First stage:

you are going to be fresh meet for all the other seasoned white belts and higher belts. At this stage you will be focused on survival. Even though in class you will be learning basics such as armbars and cross collar chokes. Chances are you will be spending your time rolling trying to breath.

Second Stage:

You will be learning how to move. No longer will you feel like a fish out of water but it will still be hard for you to control your opponent in certain positions. Finishing submissions might often be difficult. This is where I am at right now in my training. I just feel like i am slowly coming into my own and understanding some fundamental movements. Recently  I have been focusing on my guard passing. One aspect of guard passing and movement in bjj which has me fascinated is the intricate leg work. Especially of those high level competitors watching them move in and out of half guards, Spinning to the back of their opponents, windshield wiping  etc. Its just an awesome site to see.

here is a little inspiration, sit back relax and watch.

Guard Passing 2

July 15, 2013

Guard Passing 2

Continuing on with my last guard passing post I just want to reiterate again that there are so many different guard passes how does one keep from being overwhelmed? Whenever I personally feel like something is too much for me I like to go back to the age old wise acronym I learned in 8th grade while playing basketball. K.I.S.S. keep it simple stupid! To me there really is no good or bad passes. Every pass can be used at a specific time and place and there is a reason for everything good and bad. For example when I do my toreando pass should I grab at the knees or closer near the ankles. When approaching an open pass should I step inside the middle using an A frame to cut through or begin by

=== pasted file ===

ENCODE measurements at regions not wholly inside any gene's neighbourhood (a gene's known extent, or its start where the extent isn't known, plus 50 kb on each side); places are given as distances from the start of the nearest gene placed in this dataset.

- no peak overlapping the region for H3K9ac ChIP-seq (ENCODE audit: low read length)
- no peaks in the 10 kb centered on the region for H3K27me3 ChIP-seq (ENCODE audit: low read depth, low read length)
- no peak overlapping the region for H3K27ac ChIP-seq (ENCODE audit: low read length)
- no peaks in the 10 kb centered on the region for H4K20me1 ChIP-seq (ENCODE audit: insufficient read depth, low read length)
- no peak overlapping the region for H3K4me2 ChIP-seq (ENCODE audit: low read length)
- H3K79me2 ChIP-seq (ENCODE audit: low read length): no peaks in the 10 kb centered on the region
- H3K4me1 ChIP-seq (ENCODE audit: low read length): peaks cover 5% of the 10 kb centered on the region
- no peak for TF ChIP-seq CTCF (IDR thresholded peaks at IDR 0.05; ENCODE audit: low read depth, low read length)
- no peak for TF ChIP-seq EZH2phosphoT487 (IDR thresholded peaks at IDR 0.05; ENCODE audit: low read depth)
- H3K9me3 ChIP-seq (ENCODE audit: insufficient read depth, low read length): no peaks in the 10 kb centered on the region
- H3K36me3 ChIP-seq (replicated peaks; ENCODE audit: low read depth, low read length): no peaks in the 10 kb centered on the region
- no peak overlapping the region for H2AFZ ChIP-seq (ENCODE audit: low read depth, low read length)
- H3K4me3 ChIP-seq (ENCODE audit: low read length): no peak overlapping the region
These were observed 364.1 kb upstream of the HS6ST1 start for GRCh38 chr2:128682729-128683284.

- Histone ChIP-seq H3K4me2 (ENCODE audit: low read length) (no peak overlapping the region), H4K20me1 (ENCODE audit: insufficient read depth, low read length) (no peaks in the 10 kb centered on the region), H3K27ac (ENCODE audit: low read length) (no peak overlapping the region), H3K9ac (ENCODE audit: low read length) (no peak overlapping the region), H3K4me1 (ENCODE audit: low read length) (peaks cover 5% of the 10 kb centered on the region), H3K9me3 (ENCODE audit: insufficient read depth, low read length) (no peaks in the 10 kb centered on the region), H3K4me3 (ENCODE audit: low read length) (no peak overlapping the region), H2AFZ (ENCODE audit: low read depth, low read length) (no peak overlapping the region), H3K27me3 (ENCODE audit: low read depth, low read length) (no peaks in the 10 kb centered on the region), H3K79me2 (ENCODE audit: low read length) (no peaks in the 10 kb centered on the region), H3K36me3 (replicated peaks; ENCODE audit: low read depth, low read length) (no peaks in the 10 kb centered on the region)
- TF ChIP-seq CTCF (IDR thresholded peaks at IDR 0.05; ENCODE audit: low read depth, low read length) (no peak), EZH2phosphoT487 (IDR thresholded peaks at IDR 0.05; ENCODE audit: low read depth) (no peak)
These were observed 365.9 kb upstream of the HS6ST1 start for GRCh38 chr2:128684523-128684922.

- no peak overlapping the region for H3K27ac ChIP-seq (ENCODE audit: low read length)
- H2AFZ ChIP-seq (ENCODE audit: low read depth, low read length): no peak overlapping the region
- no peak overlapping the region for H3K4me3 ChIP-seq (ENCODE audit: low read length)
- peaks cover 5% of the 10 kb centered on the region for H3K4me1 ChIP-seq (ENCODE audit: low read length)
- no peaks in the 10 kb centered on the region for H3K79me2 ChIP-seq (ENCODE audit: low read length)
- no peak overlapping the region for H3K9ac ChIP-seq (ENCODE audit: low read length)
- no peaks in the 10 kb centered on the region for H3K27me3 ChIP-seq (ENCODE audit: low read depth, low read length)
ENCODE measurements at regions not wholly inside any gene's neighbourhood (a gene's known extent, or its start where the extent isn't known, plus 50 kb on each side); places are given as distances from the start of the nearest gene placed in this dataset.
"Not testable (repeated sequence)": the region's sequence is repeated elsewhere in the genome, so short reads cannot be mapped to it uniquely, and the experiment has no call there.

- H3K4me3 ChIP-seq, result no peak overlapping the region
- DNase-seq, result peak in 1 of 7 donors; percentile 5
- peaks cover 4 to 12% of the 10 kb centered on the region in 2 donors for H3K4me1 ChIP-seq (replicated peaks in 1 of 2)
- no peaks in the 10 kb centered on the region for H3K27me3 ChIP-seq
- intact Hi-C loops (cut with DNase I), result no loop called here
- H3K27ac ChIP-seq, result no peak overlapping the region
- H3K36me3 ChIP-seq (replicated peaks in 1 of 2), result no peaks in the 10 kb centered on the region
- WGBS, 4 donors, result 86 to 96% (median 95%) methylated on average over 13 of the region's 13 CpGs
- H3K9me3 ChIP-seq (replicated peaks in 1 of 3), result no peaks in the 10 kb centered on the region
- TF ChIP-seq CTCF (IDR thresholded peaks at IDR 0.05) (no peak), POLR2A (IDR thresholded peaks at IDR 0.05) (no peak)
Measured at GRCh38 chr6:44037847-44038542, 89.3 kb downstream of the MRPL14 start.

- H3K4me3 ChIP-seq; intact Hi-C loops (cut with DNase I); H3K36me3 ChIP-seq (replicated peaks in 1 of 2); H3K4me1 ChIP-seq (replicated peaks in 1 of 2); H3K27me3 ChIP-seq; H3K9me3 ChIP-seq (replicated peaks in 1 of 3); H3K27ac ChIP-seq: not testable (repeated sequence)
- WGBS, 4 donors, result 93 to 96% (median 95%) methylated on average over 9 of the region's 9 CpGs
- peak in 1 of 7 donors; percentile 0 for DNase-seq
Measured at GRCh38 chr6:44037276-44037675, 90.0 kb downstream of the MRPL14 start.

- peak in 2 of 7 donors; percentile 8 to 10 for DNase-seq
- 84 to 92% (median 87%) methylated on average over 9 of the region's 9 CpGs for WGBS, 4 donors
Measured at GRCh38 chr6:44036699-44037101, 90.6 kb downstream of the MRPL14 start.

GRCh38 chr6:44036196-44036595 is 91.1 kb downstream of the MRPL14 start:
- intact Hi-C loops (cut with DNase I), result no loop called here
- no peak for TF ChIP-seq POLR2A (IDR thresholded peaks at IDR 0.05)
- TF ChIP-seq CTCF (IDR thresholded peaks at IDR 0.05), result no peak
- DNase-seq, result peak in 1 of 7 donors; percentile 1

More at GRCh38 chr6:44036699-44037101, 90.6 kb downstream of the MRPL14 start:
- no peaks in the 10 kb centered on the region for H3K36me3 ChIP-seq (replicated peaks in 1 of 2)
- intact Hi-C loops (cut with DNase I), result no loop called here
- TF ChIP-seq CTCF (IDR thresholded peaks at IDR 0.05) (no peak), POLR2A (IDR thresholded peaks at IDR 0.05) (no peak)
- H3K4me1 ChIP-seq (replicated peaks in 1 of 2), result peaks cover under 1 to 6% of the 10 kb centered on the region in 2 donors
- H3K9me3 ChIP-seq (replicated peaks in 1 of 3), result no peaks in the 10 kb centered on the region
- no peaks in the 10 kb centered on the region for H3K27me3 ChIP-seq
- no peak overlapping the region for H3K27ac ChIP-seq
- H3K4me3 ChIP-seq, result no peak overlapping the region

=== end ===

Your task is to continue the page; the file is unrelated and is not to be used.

reaching for the pant legs or I can initiate a toreanda? Whether you like pressure or speed, passing on your knees or standing up, you should get familiar with a couple of basic passes, mix them up , and find which ones work for you best. Passes I believe everybody should be familiar and I consider fundamental would be:
torreando, knee slide pass, double under pass. Majority of the other passes will be variations of these three main passes often used and combined together, mixed and
matched with all kinds of grip variotions etc.

For myself I am light and lanky and like to use my personal attributes when passing such as the ability to maintain distance due to my long limbs, and my speed. Therefore I use a lot of toreando passing often moving from one side to the other trying to tire my opponent or keep him flat on his back. I often try to use Leandro Lo’s variation of the pass, I feel it is quick and an aggressive style thigh fits my body type. I am still learning the nuances of the pass and my options; being a white belt I still have a lot to learn and more rolling to do. So enough banter lets see the man himself in action!